New research has examined long-term symptoms in
COVID cases, looking at the physical and mental health of Te
Whanganui-a-Tara Wellington study participants, almost two
years after their COVID illness.

The Medical
Research Institute of New Zealand (MRINZ), in partnership
with Te Whatu Ora, explored the prevalence of ongoing
symptoms in a cohort of 2020 alpha/beta variant community
COVID-19 cases in the Greater Wellington region, with the
aim of improving understanding of the long-term effects
after COVID infection.

The long-term impacts
of COVID-19 on confirmed cases at least 12 months
post-infection in Wellington, New Zealand: an observational,
crosssectional study’
has been published today in
The New Zealand Medical Journal (NZMJ).

Dr Nethmi
Kearns, MRINZ Clinical Research Fellow and COVID study lead,
and her team of researchers, examined symptoms and
laboratory abnormalities in just under half of the confirmed
cases of the 2020 alpha/beta variant of community COVID-19
cases in Greater Wellington. Through eight comprehensive
surveys and blood sample analysis the team led an
observational, cross-sectional study looking at symptoms
that continue after initial COVID-19 illness.

52.4% of
the study participants felt that their current overall
health was worse than it was prior to getting COVID-19, and
90% of participants reported at least two ongoing symptoms
since their first illness with COVID-19.

Most people
who have COVID-19 recover soon after the acute phase of the
illness but others experience persistent health problems for
months or longer, and these problems can impact quality of
life and the ability to work. The most common ongoing
symptoms found in the study were depression, anxiety,
fatigue, shortness of breath, light-headedness,
forgetfulness, post-exercise malaise, and trouble

The Greater Wellington Region had 96
confirmed COVID-19 cases during the first wave of the
pandemic from January-August 2020. Of these, 42 of 88
eligible cases took part in the study. The outcomes show a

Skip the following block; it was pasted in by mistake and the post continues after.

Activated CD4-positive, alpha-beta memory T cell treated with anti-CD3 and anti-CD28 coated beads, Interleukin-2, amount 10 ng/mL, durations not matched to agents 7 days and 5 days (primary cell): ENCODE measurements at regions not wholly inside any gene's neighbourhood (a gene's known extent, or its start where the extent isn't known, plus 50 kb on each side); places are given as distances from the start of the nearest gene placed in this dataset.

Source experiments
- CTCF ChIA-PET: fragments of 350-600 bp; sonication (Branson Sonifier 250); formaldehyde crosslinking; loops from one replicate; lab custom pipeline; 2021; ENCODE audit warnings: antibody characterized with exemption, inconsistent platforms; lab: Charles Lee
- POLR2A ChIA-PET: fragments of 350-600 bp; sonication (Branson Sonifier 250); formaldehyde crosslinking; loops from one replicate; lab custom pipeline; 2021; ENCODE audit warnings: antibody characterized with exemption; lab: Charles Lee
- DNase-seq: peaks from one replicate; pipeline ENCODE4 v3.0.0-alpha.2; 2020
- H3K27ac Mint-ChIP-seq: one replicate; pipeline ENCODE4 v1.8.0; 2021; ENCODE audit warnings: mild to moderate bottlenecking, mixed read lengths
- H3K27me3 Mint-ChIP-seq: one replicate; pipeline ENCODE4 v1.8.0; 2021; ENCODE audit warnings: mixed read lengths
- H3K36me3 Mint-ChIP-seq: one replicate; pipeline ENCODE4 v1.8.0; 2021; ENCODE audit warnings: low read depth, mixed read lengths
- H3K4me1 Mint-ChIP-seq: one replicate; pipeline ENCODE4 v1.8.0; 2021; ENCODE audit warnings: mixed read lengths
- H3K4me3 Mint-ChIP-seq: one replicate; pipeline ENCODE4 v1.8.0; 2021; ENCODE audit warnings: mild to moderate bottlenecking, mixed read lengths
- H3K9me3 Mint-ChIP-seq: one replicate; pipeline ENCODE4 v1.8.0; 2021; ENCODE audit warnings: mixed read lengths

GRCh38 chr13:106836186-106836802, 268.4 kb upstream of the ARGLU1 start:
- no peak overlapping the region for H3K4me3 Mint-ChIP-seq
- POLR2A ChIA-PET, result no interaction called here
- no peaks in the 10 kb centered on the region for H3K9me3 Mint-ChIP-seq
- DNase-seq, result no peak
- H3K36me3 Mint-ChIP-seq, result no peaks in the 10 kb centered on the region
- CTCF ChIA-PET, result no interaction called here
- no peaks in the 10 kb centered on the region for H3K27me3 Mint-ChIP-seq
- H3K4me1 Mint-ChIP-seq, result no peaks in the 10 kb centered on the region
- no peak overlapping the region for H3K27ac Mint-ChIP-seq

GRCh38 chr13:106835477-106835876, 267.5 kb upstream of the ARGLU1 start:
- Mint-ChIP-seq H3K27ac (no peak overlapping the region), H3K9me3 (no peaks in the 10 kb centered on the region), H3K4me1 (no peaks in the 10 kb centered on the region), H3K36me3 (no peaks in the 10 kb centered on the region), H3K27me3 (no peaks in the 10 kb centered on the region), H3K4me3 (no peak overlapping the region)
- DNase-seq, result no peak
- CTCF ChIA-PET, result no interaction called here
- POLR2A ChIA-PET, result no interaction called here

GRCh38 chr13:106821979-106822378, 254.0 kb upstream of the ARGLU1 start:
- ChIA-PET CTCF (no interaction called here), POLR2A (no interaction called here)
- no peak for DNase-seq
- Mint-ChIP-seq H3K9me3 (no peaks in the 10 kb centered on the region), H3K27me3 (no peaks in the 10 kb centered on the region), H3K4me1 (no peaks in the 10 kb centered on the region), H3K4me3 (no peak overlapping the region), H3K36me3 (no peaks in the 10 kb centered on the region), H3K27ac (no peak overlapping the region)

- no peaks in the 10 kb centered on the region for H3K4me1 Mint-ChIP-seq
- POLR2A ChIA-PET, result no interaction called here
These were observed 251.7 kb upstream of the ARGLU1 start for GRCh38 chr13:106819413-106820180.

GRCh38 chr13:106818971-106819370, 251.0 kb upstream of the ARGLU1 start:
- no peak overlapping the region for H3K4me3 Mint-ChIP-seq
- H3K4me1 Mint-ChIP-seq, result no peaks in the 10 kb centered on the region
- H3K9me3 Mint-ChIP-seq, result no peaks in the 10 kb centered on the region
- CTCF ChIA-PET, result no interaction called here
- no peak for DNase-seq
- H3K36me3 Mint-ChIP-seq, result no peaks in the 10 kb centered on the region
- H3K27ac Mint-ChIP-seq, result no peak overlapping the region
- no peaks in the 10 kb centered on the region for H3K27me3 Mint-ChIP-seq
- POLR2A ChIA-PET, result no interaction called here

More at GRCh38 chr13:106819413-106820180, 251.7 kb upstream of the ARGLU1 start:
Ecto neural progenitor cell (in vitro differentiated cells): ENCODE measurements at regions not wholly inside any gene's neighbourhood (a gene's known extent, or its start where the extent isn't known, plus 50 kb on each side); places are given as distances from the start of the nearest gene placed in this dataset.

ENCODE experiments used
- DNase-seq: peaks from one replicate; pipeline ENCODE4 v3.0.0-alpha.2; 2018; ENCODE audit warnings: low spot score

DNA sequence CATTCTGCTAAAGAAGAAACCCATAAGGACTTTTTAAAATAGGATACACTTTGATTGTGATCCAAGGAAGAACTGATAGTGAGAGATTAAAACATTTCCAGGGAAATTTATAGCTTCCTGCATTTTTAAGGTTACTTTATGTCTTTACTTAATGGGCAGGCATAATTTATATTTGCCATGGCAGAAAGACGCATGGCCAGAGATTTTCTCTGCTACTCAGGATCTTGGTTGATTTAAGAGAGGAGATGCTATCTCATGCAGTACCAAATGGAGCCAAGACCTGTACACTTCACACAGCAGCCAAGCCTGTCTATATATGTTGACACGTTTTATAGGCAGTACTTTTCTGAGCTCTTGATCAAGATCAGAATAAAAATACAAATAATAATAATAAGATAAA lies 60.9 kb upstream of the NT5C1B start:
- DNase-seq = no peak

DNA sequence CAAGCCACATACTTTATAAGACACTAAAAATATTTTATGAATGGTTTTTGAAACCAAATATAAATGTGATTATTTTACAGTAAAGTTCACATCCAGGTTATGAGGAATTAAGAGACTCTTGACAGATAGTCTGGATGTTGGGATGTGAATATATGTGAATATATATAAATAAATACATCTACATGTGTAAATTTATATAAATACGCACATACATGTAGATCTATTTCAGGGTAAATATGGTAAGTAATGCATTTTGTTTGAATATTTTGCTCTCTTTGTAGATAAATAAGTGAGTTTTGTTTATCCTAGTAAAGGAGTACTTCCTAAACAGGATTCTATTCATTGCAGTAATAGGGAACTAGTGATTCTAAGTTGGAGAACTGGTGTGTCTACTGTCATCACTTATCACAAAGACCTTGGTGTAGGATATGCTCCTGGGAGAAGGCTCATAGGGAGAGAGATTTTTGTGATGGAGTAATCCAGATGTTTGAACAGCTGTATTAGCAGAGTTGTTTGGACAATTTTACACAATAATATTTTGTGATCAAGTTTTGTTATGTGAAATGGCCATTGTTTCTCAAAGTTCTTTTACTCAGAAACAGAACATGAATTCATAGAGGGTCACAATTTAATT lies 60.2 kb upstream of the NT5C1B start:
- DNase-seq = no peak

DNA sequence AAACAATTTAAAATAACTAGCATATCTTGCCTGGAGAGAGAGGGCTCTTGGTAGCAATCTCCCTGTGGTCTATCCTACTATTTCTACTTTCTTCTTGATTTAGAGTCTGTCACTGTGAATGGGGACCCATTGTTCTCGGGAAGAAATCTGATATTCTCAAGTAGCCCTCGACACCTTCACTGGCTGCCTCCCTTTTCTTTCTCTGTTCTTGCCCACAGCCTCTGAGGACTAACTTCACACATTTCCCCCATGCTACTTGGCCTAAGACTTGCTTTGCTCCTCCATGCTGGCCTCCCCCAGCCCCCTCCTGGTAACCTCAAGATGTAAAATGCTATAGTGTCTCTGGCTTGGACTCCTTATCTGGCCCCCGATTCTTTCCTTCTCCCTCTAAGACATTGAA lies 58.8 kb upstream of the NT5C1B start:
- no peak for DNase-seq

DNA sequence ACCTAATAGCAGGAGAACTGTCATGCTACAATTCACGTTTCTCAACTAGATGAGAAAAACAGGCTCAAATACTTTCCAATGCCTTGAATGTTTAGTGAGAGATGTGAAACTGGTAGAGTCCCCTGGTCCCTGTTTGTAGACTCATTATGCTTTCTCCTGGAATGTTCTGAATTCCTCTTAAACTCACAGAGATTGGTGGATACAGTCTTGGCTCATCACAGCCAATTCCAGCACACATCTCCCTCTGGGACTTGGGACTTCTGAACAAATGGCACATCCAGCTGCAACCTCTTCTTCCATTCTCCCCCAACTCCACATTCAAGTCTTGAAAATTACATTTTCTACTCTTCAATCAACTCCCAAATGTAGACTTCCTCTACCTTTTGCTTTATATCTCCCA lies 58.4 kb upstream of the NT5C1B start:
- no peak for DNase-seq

high prevalence of ongoing traits following the first wave
of COVID-19 infection, with a wide spectrum of symptoms and
symptom severity.

“Between 45–72% of our study
participants reported anxiety, depression, laboured
breathing, pain or discomfort, and sleep difficulties,”
says Dr Kearns. “Ongoing symptoms can have a significant
impact on a person’s health, life and work, as our study
has identified.”

With 47% of New Zealand’s
population now having had COVID, the longer-term
consequences of infection with COVID-19 raises an important
issue for both the health of New Zealanders and the impact
on our health system.

There is no internationally
agreed definition of ‘long COVID’ with various
institutions such as the World Health Organization (WHO) and
Centers for Disease Control and Prevention (CDC) having
different definitions, albeit with fundamental similarities.
In Aotearoa New Zealand, the clinical definition of long
COVID is ongoing symptoms that continue 12 weeks or more
after infection with SARS-CoV-2.

“While the rate of
COVID-19 cases and deaths have decreased globally, there has
been increasing attention on longer term symptoms following
COVID-19 infection,” says Dr Thornley, Clinical Head of
Department & Medical Officer of Health at Te Whatu Ora,
National Public Health Service, Wellington region. “This
study contributes to the local understanding of illness
among those who have had COVID-19 infection

This research builds on an earlier
study where Dr Kearns, Dr Thornley, and their research team
investigated data showing that that there was no set of
overarching symptoms that could accurately predict COVID
infection, while also showing how COVID does not provoke
severe asthma attacks, an important piece of knowledge given
New Zealand’s significant asthma rates.

The study,
which will now be added to the canon of global data, will
help inform public health interventions both here in
Aotearoa New Zealand, and internationally, during this and
future pandemics.

“COVID-19 and its sequalae remains
a global public health issue,” says Dr Kearns. “Studies
focusing on more recent phases of the pandemic, and
accounting for complexities such as virus variants,
reinfection and vaccination status will be particularly
valuable moving

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